The question of when a binding contract is formed has been re-examined in the recent case of Global Asset Capital v Aabar Block, where Global tried to enforce an oral deal surrounded by written communications which did not make the terms of the agreement clear. The case is a useful reminder of the importance of clear and consistent communications when you are negotiating, and the need for certainty when forming a contract.
The dispute concerned an alleged contract by which Global claimed Aabar had agreed to sell a package of rights and debt interests for €250 million. The claimed facts were fairly simple: Global wrote to Aabar with a purchase offer for €250million marked “without prejudice – subject to contract”. On 6 May during or after a board meeting Aabar called Global and said they accepted the offer. Global asked what was required to progress this, and Aabar asked Global to re-send the letter in “open and binding form”, and also to provide proof of funds. The letter was duly re-sent by Global on 6 May. After several holding communications, on 9 May Global supplied proof of funds but also sent a new letter of offer that contained additional terms. On 10 May Aabar rejected the offer and ended negotiations.
Global started proceedings in June to force the sale, alleging that a binding contract had formed in the phone call on 6 May, binding Aabar to proceed with the sale subject only to two conditions: that Global re-send the letter on an open basis, and provide proof of funds. Global’s case was that they had satisfied these conditions, and so Aabar was bound to proceed with the sale. Unfortunately for Global, it wasn’t that simple and Aabar’s summary judgment application succeeded in the Court of Appeal.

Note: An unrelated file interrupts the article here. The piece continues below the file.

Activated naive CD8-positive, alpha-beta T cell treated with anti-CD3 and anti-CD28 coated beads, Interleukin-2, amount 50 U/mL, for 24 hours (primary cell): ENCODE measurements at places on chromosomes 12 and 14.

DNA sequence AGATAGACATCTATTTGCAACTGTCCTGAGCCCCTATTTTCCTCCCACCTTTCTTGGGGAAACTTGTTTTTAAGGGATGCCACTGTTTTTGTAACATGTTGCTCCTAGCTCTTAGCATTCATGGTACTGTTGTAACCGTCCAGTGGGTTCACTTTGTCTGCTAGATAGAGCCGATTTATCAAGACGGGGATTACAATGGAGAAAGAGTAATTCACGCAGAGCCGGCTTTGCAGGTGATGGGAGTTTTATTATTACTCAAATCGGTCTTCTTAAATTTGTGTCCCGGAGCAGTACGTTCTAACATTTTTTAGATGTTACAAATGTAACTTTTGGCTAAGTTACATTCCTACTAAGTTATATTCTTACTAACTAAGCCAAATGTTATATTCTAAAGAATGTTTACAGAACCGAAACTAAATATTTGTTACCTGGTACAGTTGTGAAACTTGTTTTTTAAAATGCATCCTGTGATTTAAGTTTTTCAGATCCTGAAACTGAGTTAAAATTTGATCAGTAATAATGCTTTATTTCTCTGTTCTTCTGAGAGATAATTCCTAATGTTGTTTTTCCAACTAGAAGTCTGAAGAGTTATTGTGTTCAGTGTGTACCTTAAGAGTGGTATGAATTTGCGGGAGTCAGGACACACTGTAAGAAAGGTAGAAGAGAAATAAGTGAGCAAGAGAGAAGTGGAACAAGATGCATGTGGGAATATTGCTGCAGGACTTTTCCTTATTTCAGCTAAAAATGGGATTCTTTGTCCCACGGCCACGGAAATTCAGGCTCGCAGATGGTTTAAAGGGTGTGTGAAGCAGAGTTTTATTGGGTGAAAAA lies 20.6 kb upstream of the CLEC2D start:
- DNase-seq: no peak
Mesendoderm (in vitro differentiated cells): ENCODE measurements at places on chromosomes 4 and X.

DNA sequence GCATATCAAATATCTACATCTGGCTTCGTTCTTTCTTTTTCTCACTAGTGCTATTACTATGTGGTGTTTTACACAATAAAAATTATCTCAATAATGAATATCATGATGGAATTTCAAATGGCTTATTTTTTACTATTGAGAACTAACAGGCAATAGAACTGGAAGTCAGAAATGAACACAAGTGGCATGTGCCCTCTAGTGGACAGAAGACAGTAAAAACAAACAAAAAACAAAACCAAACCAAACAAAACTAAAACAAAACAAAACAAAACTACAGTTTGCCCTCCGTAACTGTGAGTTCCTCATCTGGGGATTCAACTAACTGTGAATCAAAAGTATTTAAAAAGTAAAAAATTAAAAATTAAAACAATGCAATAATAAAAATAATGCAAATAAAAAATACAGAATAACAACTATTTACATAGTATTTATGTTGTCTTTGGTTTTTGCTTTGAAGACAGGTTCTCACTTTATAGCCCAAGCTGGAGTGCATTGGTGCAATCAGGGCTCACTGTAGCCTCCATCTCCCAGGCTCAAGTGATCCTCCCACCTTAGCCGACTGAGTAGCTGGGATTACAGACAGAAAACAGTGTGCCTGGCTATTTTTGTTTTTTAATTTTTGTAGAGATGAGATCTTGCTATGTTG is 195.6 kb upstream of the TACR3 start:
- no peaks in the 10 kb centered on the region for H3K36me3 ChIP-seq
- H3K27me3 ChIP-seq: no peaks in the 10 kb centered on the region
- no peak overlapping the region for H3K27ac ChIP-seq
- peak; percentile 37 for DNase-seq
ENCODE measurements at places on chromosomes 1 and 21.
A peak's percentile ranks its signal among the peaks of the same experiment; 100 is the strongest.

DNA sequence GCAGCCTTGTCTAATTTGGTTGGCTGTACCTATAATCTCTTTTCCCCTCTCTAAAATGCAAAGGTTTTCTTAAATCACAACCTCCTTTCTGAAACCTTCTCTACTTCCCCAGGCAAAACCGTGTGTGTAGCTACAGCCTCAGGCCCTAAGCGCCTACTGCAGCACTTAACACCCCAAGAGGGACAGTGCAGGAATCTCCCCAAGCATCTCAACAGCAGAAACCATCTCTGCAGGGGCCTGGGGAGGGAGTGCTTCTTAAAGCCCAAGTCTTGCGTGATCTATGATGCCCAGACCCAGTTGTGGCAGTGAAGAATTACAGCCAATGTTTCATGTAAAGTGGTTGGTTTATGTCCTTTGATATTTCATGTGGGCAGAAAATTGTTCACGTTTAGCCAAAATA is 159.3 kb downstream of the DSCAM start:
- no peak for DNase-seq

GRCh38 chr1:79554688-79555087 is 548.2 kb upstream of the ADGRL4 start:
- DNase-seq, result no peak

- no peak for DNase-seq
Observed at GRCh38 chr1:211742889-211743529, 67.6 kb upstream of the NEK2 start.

A key factor which affected the decision was the nature of communications after 6 May. The Court of Appeal upheld the principle that to decide whether a contract had been formed, they should examine the entire course of correspondence between the parties including after 6 May. Some of Global’s communications after 6 May undermined their case:
All of these caused the Court of Appeal to decide that the 9 May letter did not merely satisfy some condition, but was in fact a new offer which was rejected by Aabar on 10 May. The Court of Appeal found that Global had no reasonable prospect of proving their case that a contract had been formed on 6 May, and struck out the their case accordingly.
This outcome reminds us of several points for good practice in negotiations: